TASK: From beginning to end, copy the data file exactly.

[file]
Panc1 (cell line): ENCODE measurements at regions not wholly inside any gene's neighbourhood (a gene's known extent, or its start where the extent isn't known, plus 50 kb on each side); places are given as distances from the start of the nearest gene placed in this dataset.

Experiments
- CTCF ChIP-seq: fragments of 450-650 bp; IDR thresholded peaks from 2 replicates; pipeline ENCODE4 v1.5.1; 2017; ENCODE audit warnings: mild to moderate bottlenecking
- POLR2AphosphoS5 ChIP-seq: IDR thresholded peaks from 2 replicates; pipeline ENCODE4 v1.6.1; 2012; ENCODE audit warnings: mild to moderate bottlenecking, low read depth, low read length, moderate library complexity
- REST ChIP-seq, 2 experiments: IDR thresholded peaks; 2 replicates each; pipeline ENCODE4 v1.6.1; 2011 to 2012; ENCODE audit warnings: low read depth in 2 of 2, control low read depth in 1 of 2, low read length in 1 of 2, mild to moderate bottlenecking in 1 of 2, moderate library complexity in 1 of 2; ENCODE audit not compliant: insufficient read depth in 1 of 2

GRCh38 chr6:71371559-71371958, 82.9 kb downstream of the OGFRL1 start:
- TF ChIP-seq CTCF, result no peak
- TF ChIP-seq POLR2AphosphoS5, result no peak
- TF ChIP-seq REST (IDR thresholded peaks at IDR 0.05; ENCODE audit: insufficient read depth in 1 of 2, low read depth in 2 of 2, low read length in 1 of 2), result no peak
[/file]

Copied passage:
Panc1 (cell line): ENCODE measurements at regions not wholly inside any gene's neighbourhood (a gene's known extent, or its start where the extent isn't known, plus 50 kb on each side); places are given as distances from the start of the nearest gene placed in this dataset.

Experiments
- CTCF ChIP-seq: fragments of 450-650 bp; IDR thresholded peaks from 2 replicates; pipeline ENCODE4 v1.5.1; 2017; ENCODE audit warnings: mild to moderate bottlenecking
- POLR2AphosphoS5 ChIP-seq: IDR thresholded peaks from 2 replicates; pipeline ENCODE4 v1.6.1; 2012; ENCODE audit warnings: mild to moderate bottlenecking, low read depth, low read length, moderate library complexity
- REST ChIP-seq, 2 experiments: IDR thresholded peaks; 2 replicates each; pipeline ENCODE4 v1.6.1; 2011 to 2012; ENCODE audit warnings: low read depth in 2 of 2, control low read depth in 1 of 2, low read length in 1 of 2, mild to moderate bottlenecking in 1 of 2, moderate library complexity in 1 of 2; ENCODE audit not compliant: insufficient read depth in 1 of 2

GRCh38 chr6:71371559-71371958, 82.9 kb downstream of the OGFRL1 start:
- TF ChIP-seq CTCF, result no peak
- TF ChIP-seq POLR2AphosphoS5, result no peak
- TF ChIP-seq REST (IDR thresholded peaks at IDR 0.05; ENCODE audit: insufficient read depth in 1 of 2, low read depth in 2 of 2, low read length in 1 of 2), result no peak